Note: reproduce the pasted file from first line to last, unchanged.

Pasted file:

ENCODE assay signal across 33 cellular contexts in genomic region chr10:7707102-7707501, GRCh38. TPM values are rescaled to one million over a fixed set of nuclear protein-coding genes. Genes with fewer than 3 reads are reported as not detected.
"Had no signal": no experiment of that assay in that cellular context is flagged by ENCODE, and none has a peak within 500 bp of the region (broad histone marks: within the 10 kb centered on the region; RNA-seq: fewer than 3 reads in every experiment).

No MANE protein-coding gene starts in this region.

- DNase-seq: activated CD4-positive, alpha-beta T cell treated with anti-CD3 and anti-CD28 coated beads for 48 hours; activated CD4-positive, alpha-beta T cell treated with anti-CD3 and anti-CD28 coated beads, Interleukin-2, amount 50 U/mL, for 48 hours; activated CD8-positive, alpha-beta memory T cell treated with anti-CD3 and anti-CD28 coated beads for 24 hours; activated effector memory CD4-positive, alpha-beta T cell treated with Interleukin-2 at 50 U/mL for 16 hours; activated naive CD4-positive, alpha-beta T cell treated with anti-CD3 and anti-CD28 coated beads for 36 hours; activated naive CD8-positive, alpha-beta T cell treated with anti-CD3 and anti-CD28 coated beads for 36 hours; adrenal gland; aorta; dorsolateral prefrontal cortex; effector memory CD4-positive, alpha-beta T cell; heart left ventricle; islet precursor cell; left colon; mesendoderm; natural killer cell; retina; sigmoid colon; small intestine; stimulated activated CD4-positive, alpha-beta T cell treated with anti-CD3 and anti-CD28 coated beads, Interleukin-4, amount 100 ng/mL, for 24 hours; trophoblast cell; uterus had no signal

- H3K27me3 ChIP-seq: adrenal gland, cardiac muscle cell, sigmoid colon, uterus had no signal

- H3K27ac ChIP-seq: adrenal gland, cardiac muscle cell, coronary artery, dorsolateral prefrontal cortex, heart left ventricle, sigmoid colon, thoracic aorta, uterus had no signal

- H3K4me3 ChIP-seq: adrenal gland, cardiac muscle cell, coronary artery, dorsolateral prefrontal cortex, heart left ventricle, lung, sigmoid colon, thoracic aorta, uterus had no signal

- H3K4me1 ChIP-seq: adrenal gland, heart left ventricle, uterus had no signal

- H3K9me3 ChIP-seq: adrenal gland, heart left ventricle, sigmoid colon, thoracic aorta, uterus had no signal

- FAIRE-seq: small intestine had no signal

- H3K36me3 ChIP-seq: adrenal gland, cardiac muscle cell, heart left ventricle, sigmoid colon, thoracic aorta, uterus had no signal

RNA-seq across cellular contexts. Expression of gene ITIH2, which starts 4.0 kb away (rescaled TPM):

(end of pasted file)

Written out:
ENCODE assay signal across 33 cellular contexts in genomic region chr10:7707102-7707501, GRCh38. TPM values are rescaled to one million over a fixed set of nuclear protein-coding genes. Genes with fewer than 3 reads are reported as not detected.
"Had no signal": no experiment of that assay in that cellular context is flagged by ENCODE, and none has a peak within 500 bp of the region (broad histone marks: within the 10 kb centered on the region; RNA-seq: fewer than 3 reads in every experiment).

No MANE protein-coding gene starts in this region.

- DNase-seq: activated CD4-positive, alpha-beta T cell treated with anti-CD3 and anti-CD28 coated beads for 48 hours; activated CD4-positive, alpha-beta T cell treated with anti-CD3 and anti-CD28 coated beads, Interleukin-2, amount 50 U/mL, for 48 hours; activated CD8-positive, alpha-beta memory T cell treated with anti-CD3 and anti-CD28 coated beads for 24 hours; activated effector memory CD4-positive, alpha-beta T cell treated with Interleukin-2 at 50 U/mL for 16 hours; activated naive CD4-positive, alpha-beta T cell treated with anti-CD3 and anti-CD28 coated beads for 36 hours; activated naive CD8-positive, alpha-beta T cell treated with anti-CD3 and anti-CD28 coated beads for 36 hours; adrenal gland; aorta; dorsolateral prefrontal cortex; effector memory CD4-positive, alpha-beta T cell; heart left ventricle; islet precursor cell; left colon; mesendoderm; natural killer cell; retina; sigmoid colon; small intestine; stimulated activated CD4-positive, alpha-beta T cell treated with anti-CD3 and anti-CD28 coated beads, Interleukin-4, amount 100 ng/mL, for 24 hours; trophoblast cell; uterus had no signal

- H3K27me3 ChIP-seq: adrenal gland, cardiac muscle cell, sigmoid colon, uterus had no signal

- H3K27ac ChIP-seq: adrenal gland, cardiac muscle cell, coronary artery, dorsolateral prefrontal cortex, heart left ventricle, sigmoid colon, thoracic aorta, uterus had no signal

- H3K4me3 ChIP-seq: adrenal gland, cardiac muscle cell, coronary artery, dorsolateral prefrontal cortex, heart left ventricle, lung, sigmoid colon, thoracic aorta, uterus had no signal

- H3K4me1 ChIP-seq: adrenal gland, heart left ventricle, uterus had no signal

- H3K9me3 ChIP-seq: adrenal gland, heart left ventricle, sigmoid colon, thoracic aorta, uterus had no signal

- FAIRE-seq: small intestine had no signal

- H3K36me3 ChIP-seq: adrenal gland, cardiac muscle cell, heart left ventricle, sigmoid colon, thoracic aorta, uterus had no signal

RNA-seq across cellular contexts. Expression of gene ITIH2, which starts 4.0 kb away (rescaled TPM):